CapScan capsule gathers gut data where it counts the most
In order to see what's going on in someone's digestive tract, doctors typically analyze stool samples obtained from that person. A new swallowable capsule, however, is claimed to paint a much more accurate picture of an individual's gut health.
Known as the CapScan, the device is being developed by scientists from the University of California - Davis, Stanford University, and San Francisco-based startup Envivo Bio Inc. According to the researchers, the bacteria, proteins and other substances found in stool samples are mostly just indicators of activity in the lower colon … and that is not where most of the action is.
"Measuring gut metabolites in stool is like studying an elephant by examining its tail," said Envivo Bio's Dari Shalon, inventor of the capsule. "Most metabolites are made, transformed and utilized higher up in the intestines and don’t even make it into the stool."
That's where the CapScan comes in.
The device consists of a polymer shell which contains a collapsed fluid-collection bladder. When the capsule is ingested and reaches the small intestine, a pH-sensitive coating on the device dissolves, exposing an integrated one-way valve. That valve allows digestive fluid to be drawn into the capsule's bladder, expanding it in the process.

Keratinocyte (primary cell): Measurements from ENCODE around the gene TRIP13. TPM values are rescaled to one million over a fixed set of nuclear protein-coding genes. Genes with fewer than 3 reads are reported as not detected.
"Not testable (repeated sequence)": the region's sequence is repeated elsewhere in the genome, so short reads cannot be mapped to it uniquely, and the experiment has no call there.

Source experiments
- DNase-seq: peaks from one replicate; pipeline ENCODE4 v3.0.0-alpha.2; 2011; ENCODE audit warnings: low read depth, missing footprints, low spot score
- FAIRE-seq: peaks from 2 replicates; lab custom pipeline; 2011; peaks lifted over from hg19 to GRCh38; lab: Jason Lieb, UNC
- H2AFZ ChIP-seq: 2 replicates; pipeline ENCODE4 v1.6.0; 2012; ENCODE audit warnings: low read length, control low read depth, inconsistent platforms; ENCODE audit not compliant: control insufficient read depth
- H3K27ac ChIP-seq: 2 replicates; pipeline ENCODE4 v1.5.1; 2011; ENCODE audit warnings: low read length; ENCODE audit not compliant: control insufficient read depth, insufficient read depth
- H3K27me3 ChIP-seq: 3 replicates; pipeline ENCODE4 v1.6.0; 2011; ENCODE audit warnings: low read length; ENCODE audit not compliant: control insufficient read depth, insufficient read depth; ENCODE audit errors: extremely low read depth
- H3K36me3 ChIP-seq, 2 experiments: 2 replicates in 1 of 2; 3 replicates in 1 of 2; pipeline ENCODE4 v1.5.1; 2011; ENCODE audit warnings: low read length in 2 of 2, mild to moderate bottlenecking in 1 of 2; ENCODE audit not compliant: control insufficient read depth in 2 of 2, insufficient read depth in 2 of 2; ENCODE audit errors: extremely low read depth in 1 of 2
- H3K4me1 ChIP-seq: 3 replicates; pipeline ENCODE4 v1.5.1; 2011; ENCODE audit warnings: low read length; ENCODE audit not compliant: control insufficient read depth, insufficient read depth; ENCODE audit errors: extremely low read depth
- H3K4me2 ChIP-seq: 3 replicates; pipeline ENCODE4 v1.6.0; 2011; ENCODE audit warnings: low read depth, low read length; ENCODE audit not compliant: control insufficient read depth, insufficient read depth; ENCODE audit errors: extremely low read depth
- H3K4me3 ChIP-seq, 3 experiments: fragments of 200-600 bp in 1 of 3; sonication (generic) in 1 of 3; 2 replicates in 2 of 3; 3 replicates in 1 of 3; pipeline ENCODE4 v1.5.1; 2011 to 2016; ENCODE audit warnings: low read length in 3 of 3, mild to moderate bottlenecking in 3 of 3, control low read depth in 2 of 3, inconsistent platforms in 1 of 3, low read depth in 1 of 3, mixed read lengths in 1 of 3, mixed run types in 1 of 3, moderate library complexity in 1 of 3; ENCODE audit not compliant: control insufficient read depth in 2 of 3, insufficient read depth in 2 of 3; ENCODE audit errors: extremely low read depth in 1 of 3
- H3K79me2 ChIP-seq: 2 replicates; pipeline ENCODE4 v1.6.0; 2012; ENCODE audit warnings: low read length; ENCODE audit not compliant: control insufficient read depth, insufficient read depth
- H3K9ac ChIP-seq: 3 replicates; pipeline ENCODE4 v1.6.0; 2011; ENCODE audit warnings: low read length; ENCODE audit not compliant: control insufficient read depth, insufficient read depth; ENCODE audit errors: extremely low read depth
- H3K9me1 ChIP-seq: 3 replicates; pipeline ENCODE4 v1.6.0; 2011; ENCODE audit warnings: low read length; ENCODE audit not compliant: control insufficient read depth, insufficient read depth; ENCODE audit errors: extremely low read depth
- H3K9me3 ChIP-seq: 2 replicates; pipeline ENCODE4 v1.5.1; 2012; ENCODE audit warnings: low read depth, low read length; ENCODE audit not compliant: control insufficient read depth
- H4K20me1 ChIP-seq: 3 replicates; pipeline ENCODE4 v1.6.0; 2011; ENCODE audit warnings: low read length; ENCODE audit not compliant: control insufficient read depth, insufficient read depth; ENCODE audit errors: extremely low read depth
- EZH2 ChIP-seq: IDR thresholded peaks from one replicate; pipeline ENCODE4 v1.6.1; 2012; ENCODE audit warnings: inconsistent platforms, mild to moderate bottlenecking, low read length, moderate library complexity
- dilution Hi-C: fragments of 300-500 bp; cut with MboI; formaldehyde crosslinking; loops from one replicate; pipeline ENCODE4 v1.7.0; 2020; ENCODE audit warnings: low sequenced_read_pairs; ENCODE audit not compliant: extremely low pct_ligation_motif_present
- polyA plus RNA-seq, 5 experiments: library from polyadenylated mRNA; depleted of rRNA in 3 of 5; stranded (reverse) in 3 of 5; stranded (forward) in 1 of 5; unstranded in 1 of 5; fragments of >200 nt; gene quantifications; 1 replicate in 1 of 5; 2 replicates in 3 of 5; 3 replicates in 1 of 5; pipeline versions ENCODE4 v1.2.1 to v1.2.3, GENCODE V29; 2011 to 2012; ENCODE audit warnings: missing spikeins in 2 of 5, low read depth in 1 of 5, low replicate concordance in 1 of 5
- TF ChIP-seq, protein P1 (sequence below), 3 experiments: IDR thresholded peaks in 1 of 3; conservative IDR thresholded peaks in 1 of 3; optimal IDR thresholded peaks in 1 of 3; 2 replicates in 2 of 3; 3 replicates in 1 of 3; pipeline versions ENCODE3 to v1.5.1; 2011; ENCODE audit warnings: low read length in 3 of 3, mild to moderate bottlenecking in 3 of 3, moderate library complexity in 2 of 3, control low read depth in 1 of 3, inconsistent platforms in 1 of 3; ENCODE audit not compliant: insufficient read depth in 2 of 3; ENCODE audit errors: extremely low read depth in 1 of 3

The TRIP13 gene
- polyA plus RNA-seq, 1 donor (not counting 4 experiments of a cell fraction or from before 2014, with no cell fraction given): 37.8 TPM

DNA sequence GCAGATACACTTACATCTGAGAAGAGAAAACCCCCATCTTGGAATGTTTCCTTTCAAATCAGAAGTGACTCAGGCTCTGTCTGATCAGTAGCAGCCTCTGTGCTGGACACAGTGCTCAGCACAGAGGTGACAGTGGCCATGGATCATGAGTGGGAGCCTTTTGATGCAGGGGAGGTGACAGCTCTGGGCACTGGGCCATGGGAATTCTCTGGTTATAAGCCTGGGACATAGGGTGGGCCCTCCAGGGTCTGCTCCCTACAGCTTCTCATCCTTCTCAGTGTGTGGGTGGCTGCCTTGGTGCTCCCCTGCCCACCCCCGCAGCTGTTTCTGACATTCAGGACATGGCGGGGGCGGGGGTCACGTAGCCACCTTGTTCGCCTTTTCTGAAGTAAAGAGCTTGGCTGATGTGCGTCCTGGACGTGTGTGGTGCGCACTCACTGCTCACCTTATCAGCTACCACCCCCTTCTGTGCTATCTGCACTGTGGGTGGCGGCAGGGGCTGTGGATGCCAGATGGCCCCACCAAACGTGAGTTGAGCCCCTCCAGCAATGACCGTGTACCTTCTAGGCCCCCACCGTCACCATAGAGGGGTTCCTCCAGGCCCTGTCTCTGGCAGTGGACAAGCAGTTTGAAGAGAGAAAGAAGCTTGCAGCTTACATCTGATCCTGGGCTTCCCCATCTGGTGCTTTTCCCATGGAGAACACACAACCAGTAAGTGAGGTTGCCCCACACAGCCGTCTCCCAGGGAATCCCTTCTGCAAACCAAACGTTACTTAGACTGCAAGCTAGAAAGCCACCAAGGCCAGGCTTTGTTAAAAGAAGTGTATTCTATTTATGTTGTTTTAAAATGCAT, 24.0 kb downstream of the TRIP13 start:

Once the bladder is full, the valve keeps it from collecting any other liquids lower down in the digestive tract. When the single-use capsule is subsequently passed with the feces, it's retrieved and its contents are analyzed. And importantly, by tweaking the coating's pH sensitivity to make it dissolve at different acidity levels, it's possible to dictate where fluids are collected within the small intestine.
In lab tests performed on 15 healthy volunteers, CapScan analysis revealed significant differences between the small intestine and feces samples when it came to bacteria, viruses, host proteins and metabolites from food. Over 2,000 of the latter were identified, and their concentrations were found to vary according to each person's diet.
"This capsule and reports are the first of their kind," said UC Davis' Prof. Oliver Fiehn. "All other studies on human gut microbiota focused on stool as a surrogate for colon metabolism. However, of course, the fact is that 90% of human digestion happens in the upper intestine, not the colon."
The research is described in two papers published in the journals Nature and Nature Metabolism.
Source: University of California, Davis
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